Although there are a number of insurers that are incorporated under the laws of a Canadian province, most of the largest insurance companies in Canada are federally incorporated, and many companies that were originally incorporated provincially have migrated into federal jurisdiction where the legislation is comparatively modern and solvency regulation is more robust. One provincial insurance regulatory authority (Ontario) recently considered putting a moratorium on the incorporation of insurance companies under its provincial laws, and requiring existing insurers incorporated in that province (other than reciprocal exchanges and farm mutuals) to transfer to federal jurisdiction or another jurisdiction where the insurer is subject to supervision that meets the new solvency standards set by the International Association of Insurance Supervisors ("IAIS").

Focus of OSFI review – business plan

If an applicant wishes to incorporate a Canadian insurer federally, or establish a Canadian branch, the focus of much of OSFI's review will centre on the proposed business plan that is submitted with the application, including the actuarial calculations and proposed initial capital. The business plan must be comprehensive and include, among other things, descriptions of the proposed activities (by line of business), a complete market analysis/feasibility study, identification of sources of capital, as well as pro forma financial statements and solvency ratio calculations, in each case for three years following start up. The business plan must be stress-tested for the three-year period. OSFI, including its actuarial staff, will probe and assess the business plan, including in particular the actuarial calculations and stress testing. The amount of initial capital that OSFI will ultimately require will be determined based on the business plan's contents, stress testing and OSFI's own assessment. OSFI may require the amount of initial capital to be sufficient to maintain at least a 300% solvency ratio for the first three full years of operation.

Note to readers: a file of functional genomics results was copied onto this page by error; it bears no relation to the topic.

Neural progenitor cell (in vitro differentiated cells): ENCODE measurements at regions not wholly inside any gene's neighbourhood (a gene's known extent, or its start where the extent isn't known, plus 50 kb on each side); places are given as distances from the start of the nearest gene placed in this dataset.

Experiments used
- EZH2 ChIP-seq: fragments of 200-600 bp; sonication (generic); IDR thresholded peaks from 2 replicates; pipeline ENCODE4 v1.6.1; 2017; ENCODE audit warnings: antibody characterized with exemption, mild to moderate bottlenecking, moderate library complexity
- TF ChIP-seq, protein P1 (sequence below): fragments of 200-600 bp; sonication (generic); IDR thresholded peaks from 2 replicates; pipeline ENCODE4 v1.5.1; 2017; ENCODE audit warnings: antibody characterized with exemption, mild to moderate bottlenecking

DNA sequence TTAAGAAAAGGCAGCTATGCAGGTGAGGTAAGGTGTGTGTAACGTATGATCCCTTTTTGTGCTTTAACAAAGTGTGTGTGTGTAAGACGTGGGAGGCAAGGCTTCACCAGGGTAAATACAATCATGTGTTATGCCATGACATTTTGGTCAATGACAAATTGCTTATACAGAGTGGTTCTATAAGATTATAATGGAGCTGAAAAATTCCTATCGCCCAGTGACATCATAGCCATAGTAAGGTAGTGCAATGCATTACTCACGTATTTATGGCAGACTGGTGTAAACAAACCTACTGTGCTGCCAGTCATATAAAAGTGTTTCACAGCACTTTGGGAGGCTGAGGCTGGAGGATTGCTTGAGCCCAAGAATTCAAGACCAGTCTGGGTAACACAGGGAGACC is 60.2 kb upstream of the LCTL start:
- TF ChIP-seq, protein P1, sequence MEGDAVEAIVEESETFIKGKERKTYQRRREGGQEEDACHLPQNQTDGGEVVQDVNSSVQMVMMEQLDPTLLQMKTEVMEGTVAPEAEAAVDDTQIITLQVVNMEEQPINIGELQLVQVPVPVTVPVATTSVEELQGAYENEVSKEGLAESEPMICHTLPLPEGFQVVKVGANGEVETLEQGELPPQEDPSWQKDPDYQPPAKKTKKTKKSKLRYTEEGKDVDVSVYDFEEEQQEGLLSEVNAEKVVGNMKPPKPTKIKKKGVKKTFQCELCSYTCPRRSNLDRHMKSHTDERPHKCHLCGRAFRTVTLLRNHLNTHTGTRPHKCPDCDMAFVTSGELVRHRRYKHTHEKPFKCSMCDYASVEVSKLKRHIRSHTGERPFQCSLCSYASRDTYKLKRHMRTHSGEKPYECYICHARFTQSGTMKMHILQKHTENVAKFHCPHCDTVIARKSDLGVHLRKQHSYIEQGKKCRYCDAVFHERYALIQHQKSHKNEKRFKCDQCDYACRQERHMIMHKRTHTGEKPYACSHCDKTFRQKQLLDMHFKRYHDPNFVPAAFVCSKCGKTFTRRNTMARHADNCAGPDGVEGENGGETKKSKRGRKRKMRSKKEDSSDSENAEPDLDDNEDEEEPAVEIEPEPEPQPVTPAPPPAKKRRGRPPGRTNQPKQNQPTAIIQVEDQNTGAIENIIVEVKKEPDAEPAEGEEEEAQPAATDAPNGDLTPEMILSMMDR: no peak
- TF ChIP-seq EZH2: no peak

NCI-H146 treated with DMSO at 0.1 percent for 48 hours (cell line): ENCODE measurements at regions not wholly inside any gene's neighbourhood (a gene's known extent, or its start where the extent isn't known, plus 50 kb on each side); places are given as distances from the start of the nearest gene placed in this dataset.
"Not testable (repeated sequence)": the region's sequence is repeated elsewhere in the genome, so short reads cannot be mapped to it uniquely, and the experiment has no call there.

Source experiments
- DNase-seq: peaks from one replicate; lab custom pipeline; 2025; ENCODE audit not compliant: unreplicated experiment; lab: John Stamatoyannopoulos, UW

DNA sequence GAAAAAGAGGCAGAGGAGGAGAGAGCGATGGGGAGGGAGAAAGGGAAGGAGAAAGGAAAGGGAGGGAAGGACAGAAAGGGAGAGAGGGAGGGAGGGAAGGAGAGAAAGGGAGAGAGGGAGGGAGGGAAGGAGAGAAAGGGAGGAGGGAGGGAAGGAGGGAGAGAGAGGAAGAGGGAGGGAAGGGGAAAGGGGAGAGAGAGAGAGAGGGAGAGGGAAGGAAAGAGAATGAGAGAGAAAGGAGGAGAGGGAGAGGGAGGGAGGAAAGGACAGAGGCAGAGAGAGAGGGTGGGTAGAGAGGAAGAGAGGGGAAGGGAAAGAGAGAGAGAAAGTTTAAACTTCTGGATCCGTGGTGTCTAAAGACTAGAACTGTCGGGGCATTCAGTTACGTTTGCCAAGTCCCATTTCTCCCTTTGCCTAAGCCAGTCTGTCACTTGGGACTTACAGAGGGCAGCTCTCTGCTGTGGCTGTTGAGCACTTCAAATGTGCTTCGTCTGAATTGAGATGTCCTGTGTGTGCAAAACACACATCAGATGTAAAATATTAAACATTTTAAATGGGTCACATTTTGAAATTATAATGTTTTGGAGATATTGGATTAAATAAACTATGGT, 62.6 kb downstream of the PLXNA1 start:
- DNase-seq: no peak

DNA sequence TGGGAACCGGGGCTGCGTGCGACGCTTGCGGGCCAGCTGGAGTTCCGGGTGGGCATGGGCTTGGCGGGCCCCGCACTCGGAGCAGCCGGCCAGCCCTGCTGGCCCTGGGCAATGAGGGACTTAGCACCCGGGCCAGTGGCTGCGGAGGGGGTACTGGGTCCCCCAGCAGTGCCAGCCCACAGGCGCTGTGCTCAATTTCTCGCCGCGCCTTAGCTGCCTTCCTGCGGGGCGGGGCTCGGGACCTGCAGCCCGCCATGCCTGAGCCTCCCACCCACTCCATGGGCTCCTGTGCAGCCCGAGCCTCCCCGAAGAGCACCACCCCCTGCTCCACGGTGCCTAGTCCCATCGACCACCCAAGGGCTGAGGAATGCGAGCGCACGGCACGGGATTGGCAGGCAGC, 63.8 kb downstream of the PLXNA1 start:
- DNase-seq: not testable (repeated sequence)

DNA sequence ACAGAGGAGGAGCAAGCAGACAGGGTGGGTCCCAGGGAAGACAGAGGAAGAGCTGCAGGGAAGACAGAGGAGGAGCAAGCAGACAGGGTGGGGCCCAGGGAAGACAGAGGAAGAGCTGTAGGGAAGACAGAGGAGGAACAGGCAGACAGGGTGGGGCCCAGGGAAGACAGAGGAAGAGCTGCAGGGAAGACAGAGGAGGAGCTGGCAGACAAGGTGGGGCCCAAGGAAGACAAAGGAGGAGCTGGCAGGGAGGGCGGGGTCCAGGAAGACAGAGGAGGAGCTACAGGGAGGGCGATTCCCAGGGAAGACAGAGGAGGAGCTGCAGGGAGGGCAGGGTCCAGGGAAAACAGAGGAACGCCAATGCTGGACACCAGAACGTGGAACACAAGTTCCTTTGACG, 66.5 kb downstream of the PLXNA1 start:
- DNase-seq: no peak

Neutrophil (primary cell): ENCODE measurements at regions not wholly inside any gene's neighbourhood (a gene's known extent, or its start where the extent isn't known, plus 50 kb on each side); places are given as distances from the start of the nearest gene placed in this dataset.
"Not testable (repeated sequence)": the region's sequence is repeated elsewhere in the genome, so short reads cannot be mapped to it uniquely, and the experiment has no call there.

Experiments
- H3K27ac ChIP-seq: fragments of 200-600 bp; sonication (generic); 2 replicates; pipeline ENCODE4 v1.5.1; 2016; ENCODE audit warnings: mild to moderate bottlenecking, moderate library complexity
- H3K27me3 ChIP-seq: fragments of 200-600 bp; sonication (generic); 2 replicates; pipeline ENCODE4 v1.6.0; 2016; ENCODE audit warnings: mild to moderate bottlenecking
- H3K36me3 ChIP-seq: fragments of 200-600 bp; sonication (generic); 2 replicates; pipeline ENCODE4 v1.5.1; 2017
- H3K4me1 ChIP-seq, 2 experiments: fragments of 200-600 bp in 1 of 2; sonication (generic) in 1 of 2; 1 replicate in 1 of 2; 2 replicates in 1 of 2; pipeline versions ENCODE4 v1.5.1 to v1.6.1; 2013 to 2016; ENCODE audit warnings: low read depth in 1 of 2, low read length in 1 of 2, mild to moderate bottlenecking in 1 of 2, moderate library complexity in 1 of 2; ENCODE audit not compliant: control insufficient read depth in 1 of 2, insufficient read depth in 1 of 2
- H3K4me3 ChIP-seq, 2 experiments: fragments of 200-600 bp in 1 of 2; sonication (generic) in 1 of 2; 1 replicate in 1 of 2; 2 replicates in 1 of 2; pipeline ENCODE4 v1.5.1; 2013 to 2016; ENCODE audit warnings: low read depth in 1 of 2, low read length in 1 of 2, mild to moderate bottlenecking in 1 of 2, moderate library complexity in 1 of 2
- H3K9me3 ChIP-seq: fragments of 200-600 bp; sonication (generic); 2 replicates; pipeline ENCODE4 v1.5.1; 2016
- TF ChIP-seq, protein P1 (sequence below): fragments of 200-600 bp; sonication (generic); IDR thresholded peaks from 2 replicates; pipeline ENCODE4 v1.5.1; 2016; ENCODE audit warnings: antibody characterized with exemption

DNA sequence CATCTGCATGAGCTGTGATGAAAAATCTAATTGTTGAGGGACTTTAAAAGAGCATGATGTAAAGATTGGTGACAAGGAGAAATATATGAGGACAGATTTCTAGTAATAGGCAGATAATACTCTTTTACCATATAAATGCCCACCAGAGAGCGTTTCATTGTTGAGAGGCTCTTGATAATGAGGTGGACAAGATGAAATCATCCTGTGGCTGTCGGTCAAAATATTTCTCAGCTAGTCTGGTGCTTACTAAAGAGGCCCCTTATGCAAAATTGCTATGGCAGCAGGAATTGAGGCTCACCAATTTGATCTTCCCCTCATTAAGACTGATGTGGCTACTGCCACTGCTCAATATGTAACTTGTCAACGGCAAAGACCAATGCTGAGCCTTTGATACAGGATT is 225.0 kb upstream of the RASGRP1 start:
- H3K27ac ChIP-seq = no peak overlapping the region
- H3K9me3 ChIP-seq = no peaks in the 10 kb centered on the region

To view the full article, please click here

Originally published by The International Comparative Legal Guide To: Insurance & Reinsurance 2018

The foregoing provides only an overview and does not constitute legal advice. Readers are cautioned against making any decisions based on this material alone. Rather, specific legal advice should be obtained.

© McMillan LLP 2018

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Carol Lyons
Lindsay Lorimer